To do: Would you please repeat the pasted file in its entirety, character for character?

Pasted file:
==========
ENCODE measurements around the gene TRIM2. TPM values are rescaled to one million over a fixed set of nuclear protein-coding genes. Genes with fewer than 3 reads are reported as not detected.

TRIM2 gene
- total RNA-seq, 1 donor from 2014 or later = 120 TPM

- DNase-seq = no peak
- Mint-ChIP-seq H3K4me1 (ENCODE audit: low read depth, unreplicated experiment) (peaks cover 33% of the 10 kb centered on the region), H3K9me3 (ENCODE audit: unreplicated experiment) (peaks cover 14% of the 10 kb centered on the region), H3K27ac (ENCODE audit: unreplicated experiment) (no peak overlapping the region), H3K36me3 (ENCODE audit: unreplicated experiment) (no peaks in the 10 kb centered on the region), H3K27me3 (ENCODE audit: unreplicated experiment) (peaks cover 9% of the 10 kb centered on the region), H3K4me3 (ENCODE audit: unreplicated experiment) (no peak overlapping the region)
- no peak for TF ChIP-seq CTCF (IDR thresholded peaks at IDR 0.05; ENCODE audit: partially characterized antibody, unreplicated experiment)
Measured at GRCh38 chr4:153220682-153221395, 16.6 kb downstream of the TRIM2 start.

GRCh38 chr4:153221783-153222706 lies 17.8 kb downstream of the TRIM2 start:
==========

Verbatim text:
ENCODE measurements around the gene TRIM2. TPM values are rescaled to one million over a fixed set of nuclear protein-coding genes. Genes with fewer than 3 reads are reported as not detected.

TRIM2 gene
- total RNA-seq, 1 donor from 2014 or later = 120 TPM

- DNase-seq = no peak
- Mint-ChIP-seq H3K4me1 (ENCODE audit: low read depth, unreplicated experiment) (peaks cover 33% of the 10 kb centered on the region), H3K9me3 (ENCODE audit: unreplicated experiment) (peaks cover 14% of the 10 kb centered on the region), H3K27ac (ENCODE audit: unreplicated experiment) (no peak overlapping the region), H3K36me3 (ENCODE audit: unreplicated experiment) (no peaks in the 10 kb centered on the region), H3K27me3 (ENCODE audit: unreplicated experiment) (peaks cover 9% of the 10 kb centered on the region), H3K4me3 (ENCODE audit: unreplicated experiment) (no peak overlapping the region)
- no peak for TF ChIP-seq CTCF (IDR thresholded peaks at IDR 0.05; ENCODE audit: partially characterized antibody, unreplicated experiment)
Measured at GRCh38 chr4:153220682-153221395, 16.6 kb downstream of the TRIM2 start.

GRCh38 chr4:153221783-153222706 lies 17.8 kb downstream of the TRIM2 start: